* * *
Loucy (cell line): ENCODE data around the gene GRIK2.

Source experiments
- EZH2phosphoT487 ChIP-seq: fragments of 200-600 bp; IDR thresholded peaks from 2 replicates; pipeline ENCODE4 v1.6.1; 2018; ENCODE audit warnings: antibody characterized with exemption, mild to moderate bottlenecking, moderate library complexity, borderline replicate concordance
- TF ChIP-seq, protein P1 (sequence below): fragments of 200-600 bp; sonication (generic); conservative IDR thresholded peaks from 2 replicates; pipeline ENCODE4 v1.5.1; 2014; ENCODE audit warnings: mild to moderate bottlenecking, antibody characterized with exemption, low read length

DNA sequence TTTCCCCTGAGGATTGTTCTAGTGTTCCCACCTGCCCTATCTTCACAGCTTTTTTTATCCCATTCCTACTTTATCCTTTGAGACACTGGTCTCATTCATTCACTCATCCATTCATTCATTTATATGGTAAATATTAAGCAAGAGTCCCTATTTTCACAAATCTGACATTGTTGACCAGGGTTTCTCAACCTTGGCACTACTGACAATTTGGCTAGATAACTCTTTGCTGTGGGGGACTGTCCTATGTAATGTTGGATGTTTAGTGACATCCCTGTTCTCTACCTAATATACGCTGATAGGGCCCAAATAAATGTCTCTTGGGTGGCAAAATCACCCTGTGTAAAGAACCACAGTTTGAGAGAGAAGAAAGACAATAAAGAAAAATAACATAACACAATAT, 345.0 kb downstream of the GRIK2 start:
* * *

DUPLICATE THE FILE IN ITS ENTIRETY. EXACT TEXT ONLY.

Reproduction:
Loucy (cell line): ENCODE data around the gene GRIK2.

Source experiments
- EZH2phosphoT487 ChIP-seq: fragments of 200-600 bp; IDR thresholded peaks from 2 replicates; pipeline ENCODE4 v1.6.1; 2018; ENCODE audit warnings: antibody characterized with exemption, mild to moderate bottlenecking, moderate library complexity, borderline replicate concordance
- TF ChIP-seq, protein P1 (sequence below): fragments of 200-600 bp; sonication (generic); conservative IDR thresholded peaks from 2 replicates; pipeline ENCODE4 v1.5.1; 2014; ENCODE audit warnings: mild to moderate bottlenecking, antibody characterized with exemption, low read length

DNA sequence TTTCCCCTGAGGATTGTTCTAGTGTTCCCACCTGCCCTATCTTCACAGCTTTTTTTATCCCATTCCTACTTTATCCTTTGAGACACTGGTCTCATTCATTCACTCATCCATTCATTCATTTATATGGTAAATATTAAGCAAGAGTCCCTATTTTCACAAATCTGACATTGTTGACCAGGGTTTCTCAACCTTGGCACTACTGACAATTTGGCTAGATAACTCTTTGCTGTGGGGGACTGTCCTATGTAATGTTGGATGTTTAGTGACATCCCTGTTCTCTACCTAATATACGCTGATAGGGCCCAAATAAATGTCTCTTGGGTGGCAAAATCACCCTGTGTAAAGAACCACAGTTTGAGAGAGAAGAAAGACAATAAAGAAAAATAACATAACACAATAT, 345.0 kb downstream of the GRIK2 start: